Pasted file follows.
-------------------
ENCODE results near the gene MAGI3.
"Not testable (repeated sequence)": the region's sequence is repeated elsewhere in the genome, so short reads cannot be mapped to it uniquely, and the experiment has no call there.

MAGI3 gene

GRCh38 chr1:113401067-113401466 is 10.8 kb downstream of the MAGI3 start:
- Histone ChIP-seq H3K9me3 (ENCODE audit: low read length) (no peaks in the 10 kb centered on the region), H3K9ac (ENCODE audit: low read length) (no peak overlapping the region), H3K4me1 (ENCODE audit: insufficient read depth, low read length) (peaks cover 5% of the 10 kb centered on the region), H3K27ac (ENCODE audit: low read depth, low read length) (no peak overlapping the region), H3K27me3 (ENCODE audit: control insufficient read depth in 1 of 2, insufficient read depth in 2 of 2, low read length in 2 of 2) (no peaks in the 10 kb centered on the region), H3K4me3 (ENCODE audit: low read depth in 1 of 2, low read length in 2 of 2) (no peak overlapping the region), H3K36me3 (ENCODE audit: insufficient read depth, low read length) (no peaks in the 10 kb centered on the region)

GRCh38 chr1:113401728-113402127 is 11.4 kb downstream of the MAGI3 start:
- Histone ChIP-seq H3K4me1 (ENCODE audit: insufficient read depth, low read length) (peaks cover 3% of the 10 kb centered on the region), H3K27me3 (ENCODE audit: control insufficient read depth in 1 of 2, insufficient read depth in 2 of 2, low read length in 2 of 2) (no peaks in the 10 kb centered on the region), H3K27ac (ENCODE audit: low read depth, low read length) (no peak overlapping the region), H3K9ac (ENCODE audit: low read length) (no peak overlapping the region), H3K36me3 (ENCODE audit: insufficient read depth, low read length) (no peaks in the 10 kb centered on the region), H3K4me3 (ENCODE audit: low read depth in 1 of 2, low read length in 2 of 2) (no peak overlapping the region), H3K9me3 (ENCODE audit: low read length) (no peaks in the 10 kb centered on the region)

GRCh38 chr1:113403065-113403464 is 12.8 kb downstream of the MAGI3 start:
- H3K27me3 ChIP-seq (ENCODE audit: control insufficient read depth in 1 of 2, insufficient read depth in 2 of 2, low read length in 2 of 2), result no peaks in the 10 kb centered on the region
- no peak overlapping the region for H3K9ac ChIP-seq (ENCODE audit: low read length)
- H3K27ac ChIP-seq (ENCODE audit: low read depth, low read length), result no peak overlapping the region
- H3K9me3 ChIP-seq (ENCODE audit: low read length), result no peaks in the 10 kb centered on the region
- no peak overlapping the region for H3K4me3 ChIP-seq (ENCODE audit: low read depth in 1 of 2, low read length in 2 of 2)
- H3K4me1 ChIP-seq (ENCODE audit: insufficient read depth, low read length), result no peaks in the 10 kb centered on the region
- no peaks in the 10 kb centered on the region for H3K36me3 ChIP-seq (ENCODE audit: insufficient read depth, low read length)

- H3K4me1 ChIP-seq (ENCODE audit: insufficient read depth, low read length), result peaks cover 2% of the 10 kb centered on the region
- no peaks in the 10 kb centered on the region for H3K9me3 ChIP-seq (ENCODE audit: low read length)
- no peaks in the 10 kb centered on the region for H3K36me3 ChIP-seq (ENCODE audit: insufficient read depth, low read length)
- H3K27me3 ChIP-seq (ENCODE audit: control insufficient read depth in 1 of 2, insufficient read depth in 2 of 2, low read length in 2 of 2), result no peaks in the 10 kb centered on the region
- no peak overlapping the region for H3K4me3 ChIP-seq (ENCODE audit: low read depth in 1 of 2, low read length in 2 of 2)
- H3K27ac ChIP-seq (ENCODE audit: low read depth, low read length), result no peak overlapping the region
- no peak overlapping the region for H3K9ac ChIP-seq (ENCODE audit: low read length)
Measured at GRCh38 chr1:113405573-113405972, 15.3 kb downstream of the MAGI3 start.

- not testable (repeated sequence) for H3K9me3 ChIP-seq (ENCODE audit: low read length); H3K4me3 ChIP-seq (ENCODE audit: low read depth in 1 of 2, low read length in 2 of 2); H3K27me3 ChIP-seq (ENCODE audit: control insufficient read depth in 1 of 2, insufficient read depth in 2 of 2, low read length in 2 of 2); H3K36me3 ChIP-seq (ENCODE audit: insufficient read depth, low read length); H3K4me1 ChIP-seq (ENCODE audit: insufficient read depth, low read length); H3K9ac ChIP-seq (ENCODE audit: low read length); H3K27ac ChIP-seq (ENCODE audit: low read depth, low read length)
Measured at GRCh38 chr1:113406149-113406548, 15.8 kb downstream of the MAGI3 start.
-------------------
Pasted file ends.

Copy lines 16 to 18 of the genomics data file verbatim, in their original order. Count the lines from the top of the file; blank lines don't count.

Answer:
- H3K4me1 ChIP-seq (ENCODE audit: insufficient read depth, low read length), result peaks cover 2% of the 10 kb centered on the region
- no peaks in the 10 kb centered on the region for H3K9me3 ChIP-seq (ENCODE audit: low read length)
- no peaks in the 10 kb centered on the region for H3K36me3 ChIP-seq (ENCODE audit: insufficient read depth, low read length)